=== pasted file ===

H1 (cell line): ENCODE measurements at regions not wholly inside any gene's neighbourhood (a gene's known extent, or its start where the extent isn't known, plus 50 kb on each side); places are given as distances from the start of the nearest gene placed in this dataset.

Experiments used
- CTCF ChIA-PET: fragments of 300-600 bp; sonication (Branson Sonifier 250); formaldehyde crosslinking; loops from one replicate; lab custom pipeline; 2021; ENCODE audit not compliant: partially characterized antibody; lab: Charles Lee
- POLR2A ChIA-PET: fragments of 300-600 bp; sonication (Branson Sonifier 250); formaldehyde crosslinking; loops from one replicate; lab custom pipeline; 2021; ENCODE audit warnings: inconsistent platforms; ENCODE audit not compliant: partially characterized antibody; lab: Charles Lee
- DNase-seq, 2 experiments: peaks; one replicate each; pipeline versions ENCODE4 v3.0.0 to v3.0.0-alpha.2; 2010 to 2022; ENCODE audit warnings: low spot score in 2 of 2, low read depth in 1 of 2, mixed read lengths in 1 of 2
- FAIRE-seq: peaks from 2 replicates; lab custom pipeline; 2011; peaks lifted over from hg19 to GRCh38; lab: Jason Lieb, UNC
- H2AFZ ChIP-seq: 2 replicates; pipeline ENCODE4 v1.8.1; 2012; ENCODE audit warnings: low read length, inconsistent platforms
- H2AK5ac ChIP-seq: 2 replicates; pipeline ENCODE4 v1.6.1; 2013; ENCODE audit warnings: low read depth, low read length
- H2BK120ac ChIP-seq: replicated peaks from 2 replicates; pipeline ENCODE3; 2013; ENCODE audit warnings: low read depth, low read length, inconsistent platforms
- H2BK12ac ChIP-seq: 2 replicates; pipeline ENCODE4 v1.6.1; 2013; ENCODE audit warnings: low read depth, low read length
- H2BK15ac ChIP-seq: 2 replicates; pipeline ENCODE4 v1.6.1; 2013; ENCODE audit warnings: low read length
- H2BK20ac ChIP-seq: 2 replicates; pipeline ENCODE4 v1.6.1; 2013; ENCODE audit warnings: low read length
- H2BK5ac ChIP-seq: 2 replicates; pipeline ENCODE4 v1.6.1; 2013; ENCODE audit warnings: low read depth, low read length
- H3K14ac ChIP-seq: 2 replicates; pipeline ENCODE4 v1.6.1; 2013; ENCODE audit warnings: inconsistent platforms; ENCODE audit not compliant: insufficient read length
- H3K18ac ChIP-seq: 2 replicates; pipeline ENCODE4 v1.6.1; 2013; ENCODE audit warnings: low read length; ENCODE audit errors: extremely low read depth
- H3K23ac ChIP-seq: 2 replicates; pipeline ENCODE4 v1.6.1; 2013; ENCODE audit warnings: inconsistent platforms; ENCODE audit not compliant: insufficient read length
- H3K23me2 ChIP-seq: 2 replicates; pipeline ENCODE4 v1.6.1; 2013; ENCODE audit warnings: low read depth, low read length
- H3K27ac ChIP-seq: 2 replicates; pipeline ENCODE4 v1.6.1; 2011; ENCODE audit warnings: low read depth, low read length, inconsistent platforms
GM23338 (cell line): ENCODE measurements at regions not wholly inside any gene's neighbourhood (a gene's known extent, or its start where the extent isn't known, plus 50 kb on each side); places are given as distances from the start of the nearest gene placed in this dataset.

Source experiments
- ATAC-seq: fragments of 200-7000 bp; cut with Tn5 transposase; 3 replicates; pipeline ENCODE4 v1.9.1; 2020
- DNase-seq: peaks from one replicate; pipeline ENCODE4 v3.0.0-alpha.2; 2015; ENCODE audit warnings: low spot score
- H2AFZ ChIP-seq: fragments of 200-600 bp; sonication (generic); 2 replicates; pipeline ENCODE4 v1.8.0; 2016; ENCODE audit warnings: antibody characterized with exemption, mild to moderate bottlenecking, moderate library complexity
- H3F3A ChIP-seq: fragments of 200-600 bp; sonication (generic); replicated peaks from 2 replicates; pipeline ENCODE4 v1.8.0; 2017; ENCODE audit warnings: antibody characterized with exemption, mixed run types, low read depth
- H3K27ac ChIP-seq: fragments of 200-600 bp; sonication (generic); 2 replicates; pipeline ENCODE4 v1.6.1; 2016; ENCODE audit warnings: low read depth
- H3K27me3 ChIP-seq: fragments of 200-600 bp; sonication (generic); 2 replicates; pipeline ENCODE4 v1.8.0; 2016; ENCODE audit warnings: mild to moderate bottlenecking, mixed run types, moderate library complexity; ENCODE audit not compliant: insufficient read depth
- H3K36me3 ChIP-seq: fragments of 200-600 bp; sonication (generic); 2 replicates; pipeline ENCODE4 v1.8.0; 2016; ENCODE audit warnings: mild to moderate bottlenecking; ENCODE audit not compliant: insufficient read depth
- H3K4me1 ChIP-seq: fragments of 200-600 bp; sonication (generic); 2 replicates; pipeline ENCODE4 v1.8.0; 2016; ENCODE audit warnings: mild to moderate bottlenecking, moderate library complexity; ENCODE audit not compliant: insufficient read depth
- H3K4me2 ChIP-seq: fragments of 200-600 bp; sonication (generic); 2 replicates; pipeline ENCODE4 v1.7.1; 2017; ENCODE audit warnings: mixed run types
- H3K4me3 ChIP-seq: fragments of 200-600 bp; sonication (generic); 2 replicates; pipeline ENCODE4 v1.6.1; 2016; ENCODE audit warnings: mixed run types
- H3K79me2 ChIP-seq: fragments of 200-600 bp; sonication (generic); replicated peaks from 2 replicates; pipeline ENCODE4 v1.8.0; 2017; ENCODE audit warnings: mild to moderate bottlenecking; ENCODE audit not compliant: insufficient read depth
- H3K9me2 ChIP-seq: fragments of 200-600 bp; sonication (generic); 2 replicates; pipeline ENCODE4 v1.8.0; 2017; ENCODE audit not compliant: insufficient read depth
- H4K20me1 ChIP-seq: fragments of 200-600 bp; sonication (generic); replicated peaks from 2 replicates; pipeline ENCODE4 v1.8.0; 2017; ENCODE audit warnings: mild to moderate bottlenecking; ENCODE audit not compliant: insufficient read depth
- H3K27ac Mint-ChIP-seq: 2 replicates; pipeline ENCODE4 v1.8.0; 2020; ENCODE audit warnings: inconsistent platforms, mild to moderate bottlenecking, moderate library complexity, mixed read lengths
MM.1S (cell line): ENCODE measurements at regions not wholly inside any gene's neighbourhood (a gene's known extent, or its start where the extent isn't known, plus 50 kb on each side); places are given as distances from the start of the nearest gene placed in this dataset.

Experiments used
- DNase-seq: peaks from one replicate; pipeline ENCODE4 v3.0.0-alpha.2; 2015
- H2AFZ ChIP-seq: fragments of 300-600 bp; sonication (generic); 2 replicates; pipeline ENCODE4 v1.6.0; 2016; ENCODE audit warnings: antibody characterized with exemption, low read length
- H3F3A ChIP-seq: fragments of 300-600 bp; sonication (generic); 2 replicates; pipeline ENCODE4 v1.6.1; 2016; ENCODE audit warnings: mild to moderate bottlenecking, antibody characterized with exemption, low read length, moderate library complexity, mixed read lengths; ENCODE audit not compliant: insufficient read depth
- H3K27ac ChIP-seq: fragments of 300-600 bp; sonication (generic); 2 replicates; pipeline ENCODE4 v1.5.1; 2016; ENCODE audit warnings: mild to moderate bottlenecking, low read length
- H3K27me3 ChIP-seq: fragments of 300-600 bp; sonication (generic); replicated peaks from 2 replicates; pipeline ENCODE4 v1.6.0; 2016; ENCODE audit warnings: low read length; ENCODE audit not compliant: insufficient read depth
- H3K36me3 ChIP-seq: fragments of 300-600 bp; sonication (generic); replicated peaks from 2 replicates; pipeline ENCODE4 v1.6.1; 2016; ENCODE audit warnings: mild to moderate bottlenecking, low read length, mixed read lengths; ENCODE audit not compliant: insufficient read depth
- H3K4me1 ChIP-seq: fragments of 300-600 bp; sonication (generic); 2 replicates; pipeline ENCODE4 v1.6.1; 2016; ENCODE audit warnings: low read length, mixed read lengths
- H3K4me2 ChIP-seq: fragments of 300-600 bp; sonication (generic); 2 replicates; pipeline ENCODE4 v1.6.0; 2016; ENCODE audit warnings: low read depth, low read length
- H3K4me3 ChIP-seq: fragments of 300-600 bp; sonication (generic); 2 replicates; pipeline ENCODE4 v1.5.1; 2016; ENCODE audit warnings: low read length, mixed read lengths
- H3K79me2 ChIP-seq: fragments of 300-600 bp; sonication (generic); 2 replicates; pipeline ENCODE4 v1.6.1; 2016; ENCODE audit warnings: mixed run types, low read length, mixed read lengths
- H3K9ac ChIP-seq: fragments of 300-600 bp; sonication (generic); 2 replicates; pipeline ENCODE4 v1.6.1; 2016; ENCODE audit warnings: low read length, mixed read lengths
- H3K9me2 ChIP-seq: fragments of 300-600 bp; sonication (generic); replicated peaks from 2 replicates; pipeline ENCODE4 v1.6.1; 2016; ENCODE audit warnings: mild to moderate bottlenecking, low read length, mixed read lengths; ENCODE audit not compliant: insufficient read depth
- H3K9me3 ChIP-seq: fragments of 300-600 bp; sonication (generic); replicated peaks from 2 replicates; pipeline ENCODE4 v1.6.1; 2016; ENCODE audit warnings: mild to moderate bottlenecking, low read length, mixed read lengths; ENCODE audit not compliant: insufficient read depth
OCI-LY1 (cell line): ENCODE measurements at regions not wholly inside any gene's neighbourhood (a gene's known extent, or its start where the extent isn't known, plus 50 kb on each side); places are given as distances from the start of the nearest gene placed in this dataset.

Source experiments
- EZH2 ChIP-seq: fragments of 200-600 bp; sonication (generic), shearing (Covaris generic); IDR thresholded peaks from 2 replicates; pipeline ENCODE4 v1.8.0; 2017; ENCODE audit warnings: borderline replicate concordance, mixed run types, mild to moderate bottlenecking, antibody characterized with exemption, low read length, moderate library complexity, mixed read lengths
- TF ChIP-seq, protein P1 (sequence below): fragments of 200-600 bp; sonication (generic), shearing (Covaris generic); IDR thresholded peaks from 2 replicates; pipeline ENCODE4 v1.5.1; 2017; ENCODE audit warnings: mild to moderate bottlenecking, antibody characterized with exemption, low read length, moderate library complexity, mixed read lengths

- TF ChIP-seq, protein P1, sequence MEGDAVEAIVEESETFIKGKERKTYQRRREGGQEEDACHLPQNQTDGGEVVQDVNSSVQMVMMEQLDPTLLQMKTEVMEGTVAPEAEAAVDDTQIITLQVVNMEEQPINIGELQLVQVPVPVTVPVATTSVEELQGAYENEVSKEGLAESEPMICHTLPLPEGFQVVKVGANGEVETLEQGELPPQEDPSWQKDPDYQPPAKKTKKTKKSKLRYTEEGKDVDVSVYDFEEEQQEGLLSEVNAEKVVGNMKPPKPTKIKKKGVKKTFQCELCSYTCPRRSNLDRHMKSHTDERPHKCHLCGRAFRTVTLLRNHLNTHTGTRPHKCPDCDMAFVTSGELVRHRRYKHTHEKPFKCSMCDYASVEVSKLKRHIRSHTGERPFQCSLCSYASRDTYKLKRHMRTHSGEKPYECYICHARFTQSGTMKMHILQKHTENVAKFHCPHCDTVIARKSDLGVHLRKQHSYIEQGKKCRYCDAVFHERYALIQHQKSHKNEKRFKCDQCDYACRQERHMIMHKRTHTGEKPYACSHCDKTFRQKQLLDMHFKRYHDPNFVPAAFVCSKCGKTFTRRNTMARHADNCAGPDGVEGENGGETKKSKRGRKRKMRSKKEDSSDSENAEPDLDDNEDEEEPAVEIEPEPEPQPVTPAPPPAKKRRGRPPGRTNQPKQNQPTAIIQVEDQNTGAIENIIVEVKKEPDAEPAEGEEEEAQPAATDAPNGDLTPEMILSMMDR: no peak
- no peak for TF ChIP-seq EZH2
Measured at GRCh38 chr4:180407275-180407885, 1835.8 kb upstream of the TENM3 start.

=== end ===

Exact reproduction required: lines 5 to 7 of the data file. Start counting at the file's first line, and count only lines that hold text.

- DNase-seq, 2 experiments: peaks; one replicate each; pipeline versions ENCODE4 v3.0.0 to v3.0.0-alpha.2; 2010 to 2022; ENCODE audit warnings: low spot score in 2 of 2, low read depth in 1 of 2, mixed read lengths in 1 of 2
- FAIRE-seq: peaks from 2 replicates; lab custom pipeline; 2011; peaks lifted over from hg19 to GRCh38; lab: Jason Lieb, UNC
- H2AFZ ChIP-seq: 2 replicates; pipeline ENCODE4 v1.8.1; 2012; ENCODE audit warnings: low read length, inconsistent platforms